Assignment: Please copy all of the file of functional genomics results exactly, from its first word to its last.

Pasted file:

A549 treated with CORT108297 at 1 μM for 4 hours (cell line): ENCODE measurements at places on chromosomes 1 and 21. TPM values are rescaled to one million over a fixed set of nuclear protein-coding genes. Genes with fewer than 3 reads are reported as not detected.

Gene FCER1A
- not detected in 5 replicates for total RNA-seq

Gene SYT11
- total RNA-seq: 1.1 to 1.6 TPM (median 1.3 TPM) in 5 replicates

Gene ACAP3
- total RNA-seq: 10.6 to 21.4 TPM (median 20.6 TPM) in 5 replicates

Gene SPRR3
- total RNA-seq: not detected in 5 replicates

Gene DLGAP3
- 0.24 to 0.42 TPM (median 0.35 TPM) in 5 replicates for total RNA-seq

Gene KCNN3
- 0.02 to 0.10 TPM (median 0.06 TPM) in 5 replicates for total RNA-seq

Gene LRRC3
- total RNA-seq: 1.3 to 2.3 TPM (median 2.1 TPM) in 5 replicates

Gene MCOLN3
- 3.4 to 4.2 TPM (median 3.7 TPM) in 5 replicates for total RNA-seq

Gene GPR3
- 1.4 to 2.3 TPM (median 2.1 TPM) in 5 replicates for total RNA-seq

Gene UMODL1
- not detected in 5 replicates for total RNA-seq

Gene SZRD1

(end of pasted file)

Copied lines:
A549 treated with CORT108297 at 1 μM for 4 hours (cell line): ENCODE measurements at places on chromosomes 1 and 21. TPM values are rescaled to one million over a fixed set of nuclear protein-coding genes. Genes with fewer than 3 reads are reported as not detected.

Gene FCER1A
- not detected in 5 replicates for total RNA-seq

Gene SYT11
- total RNA-seq: 1.1 to 1.6 TPM (median 1.3 TPM) in 5 replicates

Gene ACAP3
- total RNA-seq: 10.6 to 21.4 TPM (median 20.6 TPM) in 5 replicates

Gene SPRR3
- total RNA-seq: not detected in 5 replicates

Gene DLGAP3
- 0.24 to 0.42 TPM (median 0.35 TPM) in 5 replicates for total RNA-seq

Gene KCNN3
- 0.02 to 0.10 TPM (median 0.06 TPM) in 5 replicates for total RNA-seq

Gene LRRC3
- total RNA-seq: 1.3 to 2.3 TPM (median 2.1 TPM) in 5 replicates

Gene MCOLN3
- 3.4 to 4.2 TPM (median 3.7 TPM) in 5 replicates for total RNA-seq

Gene GPR3
- 1.4 to 2.3 TPM (median 2.1 TPM) in 5 replicates for total RNA-seq

Gene UMODL1
- not detected in 5 replicates for total RNA-seq

Gene SZRD1